We spent every Christmas Eve dinner and every Christmas morning and most Christmas nights at my grandmother’s house. Christmas Eve we’d have tamales, beans, rice, and my grandma’s “Famous” Queso Dip around her creaky dining table. Her dining table was always decorated to the max for Christmas with poinsettia-patterned dishes, red paper napkins, plastic holly leaves, and a brass candelabra with red candles that she never lit. Travis and I were allowed to open one present each that night.
Christmas morning, we’d wake up way too early and annoy the shit out of our parents until all the presents were opened and then we’d sit back, like fat little Barons of Toys and eat Cheerios on the floor while playing with our new loot. Afterwards we’d all trot down the hill to Grandmother’s for Christmas Morning, Round Two. As we got older, she left off buying wrapped presents for us; her claim to fame and what I remember most vividly was the stockings. She took great pleasure in packing the stockings hung on the mantle. There were some items that never changed, and were always included: Walker’s Shortbread cookies; 5-packs of Twinings tea bags; a mesh bag of gold chocolate coins; a handful of pecans in their shells; and a tangerine tucked in the toe. Depending on the recipient, there might also be a HotWheels car, a plastic bottle of bubbles, a deck of cards, a new barrette, or some marbles. I miss those carefully planned stockings. My memory of them completely sums up the concepts of Christmas and my grandmother.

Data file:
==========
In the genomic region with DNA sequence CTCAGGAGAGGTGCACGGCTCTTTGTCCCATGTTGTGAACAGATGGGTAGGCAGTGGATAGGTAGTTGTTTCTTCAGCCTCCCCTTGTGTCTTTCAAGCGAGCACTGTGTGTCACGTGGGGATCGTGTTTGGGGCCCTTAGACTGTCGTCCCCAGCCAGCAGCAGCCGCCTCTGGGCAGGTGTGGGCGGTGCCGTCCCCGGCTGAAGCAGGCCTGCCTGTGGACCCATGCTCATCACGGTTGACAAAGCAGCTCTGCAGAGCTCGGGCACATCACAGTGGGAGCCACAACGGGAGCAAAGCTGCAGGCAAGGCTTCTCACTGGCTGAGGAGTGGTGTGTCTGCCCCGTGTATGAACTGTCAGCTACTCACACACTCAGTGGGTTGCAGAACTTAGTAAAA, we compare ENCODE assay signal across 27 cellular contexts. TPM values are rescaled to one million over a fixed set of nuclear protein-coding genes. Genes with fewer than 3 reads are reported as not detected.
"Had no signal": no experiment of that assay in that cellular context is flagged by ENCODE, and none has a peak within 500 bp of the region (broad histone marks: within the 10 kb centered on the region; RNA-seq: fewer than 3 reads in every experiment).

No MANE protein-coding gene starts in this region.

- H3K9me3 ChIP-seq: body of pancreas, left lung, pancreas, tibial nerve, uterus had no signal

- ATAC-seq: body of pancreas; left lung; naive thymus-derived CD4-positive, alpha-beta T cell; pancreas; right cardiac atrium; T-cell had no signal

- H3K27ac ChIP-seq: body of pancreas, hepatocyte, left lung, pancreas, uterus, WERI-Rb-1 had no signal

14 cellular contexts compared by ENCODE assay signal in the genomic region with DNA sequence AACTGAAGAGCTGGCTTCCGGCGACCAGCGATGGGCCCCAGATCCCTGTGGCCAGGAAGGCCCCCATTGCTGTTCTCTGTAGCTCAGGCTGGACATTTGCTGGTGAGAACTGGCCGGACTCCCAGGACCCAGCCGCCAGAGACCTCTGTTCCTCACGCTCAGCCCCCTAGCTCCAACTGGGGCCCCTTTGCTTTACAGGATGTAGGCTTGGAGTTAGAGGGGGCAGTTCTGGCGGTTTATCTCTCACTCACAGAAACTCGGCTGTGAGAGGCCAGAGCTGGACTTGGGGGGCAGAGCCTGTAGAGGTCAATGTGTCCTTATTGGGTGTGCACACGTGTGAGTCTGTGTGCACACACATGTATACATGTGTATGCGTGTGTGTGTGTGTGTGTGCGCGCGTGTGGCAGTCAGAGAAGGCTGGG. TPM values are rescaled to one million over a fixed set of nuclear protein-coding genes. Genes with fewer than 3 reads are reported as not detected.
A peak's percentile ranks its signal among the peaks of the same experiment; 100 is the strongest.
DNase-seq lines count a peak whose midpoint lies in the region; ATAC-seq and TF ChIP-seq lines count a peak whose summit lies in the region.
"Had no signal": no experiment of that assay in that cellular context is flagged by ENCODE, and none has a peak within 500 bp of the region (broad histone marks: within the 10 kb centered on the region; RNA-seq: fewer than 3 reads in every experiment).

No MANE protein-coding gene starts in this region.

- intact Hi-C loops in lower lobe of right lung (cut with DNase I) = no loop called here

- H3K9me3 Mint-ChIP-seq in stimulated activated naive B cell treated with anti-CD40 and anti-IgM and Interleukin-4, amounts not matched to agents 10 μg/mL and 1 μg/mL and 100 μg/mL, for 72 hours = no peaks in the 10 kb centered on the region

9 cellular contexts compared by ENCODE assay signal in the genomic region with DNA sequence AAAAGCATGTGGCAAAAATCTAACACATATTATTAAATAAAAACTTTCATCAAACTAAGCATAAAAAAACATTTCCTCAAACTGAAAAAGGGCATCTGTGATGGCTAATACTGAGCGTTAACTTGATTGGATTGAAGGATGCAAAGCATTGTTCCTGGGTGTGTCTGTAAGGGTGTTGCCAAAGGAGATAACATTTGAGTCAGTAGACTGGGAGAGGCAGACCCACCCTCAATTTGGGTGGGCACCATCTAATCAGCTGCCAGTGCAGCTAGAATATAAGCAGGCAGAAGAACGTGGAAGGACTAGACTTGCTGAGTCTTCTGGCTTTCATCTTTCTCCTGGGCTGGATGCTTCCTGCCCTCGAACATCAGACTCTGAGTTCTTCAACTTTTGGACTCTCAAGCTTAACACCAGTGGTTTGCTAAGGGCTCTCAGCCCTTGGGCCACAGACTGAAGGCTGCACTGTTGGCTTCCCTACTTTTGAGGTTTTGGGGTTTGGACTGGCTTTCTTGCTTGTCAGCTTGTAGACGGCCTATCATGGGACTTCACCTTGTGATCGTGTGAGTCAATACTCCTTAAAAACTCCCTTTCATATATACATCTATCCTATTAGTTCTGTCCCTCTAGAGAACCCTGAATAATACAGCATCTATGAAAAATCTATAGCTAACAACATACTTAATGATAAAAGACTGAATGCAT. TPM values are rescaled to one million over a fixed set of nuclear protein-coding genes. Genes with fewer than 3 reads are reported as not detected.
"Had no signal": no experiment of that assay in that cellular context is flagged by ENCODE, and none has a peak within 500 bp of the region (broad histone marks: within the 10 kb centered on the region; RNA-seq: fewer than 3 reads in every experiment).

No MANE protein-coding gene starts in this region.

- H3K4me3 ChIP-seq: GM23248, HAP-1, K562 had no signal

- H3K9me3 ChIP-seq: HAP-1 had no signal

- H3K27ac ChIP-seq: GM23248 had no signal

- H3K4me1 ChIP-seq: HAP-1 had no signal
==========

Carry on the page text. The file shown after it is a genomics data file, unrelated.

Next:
That doesn’t really make sense.
Maybe I’ve got nostalgia-poisoning.